Operator set to promote train travel as part of 'green recovery'

The first Aventra train waits at London's Liverpool Street Station. Picture: GREATER ANGLIA

The first Aventra train waits at London's Liverpool Street Station. Picture: GREATER ANGLIA - Credit: Archant

Greater Anglia is set to promote rail travel as part of the UK’s ‘green recovery’ plans as a new report reveals that it cut its own carbon emission by 11% in 2019.

The train operator — which is replacing all its electric trains with new ones and has already replaced its Norwich to London Intercity services and London to Stansted Airport Stansted Express services with new Stadler electric trains — says it has been striving to make the operation “even more sustainable”.

Measures include its more energy-efficient trains, cutting waste, increasing recycling and working on projects to improve sustainability and biodiversity at stations.

Environment and energy manager Stephanie Evans said they wanted to “let people know that we are working to become even more environmentally friendly and start making the case for choosing the train over the car” once things return to normal following the coronavirus pandemic.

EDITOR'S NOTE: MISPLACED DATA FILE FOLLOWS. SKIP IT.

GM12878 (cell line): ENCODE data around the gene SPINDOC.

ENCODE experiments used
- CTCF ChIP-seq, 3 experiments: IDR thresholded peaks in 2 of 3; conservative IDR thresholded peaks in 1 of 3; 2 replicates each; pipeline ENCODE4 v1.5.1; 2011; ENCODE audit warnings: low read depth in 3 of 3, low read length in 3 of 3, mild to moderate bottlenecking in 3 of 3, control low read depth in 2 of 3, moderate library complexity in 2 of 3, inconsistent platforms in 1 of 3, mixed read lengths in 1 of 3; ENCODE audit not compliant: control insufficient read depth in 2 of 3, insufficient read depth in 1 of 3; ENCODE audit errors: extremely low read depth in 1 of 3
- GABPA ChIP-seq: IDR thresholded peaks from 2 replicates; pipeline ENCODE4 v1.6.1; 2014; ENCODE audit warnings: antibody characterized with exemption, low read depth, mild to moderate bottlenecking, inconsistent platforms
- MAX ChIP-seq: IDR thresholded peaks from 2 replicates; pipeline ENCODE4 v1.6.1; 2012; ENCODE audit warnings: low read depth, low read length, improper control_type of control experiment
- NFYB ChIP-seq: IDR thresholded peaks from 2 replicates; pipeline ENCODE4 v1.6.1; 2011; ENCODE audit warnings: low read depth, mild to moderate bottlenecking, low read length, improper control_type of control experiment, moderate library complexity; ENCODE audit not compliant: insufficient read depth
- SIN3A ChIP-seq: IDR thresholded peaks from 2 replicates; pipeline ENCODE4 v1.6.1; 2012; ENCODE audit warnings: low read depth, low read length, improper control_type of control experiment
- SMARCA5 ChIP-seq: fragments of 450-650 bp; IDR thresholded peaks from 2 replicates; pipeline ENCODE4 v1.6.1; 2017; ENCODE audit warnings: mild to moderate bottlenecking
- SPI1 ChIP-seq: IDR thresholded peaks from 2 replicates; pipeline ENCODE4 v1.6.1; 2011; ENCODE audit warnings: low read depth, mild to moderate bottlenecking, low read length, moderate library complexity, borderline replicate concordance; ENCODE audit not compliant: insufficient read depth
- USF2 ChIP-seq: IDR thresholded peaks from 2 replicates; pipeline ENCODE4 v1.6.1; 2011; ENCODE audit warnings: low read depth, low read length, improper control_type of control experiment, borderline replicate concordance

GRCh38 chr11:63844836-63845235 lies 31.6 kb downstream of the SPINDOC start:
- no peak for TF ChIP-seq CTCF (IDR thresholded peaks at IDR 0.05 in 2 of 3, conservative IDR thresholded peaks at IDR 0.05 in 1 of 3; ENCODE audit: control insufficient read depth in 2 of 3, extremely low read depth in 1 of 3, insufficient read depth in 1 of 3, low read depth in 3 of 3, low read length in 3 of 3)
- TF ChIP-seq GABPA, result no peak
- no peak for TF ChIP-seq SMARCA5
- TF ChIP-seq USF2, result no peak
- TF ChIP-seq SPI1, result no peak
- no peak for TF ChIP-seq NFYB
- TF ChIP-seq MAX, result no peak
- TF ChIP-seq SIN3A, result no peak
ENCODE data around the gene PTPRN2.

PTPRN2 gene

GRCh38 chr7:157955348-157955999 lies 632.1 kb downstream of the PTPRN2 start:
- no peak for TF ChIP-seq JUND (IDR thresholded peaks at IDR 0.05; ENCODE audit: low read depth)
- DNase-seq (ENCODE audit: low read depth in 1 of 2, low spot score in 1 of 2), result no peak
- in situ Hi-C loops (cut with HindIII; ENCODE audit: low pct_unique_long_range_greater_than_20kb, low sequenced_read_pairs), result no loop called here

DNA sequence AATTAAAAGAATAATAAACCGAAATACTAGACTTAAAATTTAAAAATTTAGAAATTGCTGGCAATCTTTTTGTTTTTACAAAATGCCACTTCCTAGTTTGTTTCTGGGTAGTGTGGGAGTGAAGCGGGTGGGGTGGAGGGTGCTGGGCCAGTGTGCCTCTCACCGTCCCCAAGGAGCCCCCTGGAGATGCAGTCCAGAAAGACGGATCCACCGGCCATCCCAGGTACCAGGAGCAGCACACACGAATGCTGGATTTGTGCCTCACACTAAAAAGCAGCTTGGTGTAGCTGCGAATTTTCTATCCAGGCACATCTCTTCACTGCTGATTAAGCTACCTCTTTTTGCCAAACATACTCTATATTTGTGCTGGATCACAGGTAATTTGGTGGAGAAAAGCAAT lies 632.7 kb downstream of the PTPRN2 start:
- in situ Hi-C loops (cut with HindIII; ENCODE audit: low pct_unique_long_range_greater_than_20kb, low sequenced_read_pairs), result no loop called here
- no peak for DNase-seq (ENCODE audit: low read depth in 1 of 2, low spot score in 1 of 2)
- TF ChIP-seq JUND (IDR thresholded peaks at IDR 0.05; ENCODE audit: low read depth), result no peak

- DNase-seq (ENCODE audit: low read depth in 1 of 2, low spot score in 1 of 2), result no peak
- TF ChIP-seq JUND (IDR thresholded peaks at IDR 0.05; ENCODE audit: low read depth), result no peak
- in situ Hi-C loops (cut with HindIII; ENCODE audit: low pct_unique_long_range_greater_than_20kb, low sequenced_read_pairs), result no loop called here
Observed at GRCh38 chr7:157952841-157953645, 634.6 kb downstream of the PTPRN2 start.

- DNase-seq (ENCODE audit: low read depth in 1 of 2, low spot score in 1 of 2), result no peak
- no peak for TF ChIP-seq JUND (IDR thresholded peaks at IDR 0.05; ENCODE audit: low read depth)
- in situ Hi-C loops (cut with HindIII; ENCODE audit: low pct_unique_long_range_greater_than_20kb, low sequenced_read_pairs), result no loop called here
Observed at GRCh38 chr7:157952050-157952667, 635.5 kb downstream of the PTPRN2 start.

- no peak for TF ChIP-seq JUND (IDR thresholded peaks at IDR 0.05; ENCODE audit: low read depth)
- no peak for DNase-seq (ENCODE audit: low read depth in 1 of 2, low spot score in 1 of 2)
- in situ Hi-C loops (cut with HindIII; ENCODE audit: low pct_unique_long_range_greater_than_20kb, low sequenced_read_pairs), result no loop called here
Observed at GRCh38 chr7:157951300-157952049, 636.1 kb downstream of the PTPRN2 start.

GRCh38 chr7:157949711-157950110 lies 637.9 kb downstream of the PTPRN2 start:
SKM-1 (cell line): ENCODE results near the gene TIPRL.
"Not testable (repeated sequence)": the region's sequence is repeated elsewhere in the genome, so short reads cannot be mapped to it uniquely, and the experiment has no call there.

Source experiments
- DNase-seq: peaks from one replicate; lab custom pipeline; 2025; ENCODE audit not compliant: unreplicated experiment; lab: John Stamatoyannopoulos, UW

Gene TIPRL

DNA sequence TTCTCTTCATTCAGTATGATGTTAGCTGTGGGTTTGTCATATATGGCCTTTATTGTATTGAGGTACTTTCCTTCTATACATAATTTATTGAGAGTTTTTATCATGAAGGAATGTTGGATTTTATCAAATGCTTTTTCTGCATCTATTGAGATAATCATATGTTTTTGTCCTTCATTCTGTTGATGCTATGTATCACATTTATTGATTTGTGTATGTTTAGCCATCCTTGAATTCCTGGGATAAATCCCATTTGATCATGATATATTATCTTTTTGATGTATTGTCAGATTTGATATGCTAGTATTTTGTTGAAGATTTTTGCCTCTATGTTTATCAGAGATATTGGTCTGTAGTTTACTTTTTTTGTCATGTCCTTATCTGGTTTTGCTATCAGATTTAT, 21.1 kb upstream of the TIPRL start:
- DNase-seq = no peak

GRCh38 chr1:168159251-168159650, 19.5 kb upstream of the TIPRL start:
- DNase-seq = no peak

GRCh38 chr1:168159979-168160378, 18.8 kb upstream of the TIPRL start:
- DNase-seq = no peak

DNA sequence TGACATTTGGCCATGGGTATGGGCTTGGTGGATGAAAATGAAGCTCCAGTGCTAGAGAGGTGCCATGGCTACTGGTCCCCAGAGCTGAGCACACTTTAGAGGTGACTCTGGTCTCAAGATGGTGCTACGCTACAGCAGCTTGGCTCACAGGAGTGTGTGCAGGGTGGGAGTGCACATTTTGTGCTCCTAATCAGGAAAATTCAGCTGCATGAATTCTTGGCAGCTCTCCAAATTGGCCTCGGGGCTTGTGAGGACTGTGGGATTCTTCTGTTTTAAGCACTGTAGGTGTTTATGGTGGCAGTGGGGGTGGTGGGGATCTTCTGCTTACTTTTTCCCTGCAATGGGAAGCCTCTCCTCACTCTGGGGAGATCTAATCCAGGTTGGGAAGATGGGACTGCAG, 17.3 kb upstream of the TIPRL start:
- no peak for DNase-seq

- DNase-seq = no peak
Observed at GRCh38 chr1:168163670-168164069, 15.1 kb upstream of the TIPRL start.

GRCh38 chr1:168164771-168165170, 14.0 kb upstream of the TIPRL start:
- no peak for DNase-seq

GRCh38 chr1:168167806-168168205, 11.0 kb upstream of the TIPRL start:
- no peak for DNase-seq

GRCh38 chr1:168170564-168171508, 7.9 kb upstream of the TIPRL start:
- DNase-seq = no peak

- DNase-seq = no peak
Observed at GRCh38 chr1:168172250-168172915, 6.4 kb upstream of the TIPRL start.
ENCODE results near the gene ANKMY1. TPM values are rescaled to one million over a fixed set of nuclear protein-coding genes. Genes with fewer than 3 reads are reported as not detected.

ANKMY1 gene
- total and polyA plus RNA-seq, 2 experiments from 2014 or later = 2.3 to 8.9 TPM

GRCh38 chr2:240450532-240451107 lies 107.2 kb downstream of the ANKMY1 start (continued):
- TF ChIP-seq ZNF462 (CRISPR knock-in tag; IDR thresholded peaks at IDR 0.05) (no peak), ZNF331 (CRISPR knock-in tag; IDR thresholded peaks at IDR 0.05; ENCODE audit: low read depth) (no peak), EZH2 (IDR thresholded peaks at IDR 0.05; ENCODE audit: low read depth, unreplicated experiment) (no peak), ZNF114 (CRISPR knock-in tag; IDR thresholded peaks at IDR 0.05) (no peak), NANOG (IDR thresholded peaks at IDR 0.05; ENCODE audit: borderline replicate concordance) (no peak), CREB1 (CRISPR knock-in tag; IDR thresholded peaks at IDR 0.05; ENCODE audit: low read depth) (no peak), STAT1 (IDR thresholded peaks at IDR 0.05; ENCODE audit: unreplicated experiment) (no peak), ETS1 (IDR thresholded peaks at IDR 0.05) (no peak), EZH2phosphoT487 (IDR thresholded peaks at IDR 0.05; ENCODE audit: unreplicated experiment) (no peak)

“Research shows that trains are the most environmentally friendly form of transport after cycling and walking, with greenhouse gas emissions per kilometre by rail being far less than cars,” she said.


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“Because of this, we hope that rail will be an important part of the ‘green recovery’ we are all aspiring to, helping communities stay connected to jobs, education, family, friends and leisure opportunities in a way that helps to reduce everyone’s carbon footprint.

“Our new trains are more efficient and produce less particulate pollution than our old ones which will help to make rail travel in East Anglia an even more environmentally friendly option.”

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All of Greater Anglia’s existing diesel trains in Norfolk, Suffolk and Cambridgeshire have been replaced with “bi-mode” trains which can switch between diesel and electric power, with the diesel engines meeting tighter emissions standards. These can switch to electric mode when they are running underneath an electric line.

The rest of the company’s electric trains are being replaced with new trains made by UK manufacturer Bombardier which are lighter than their predecessors. Like the Stadler trains, they include regenerative braking which delivers energy back into the electrical supply network. The Stadler electric trains can generate more electricity when braking than they use while accelerating.
 

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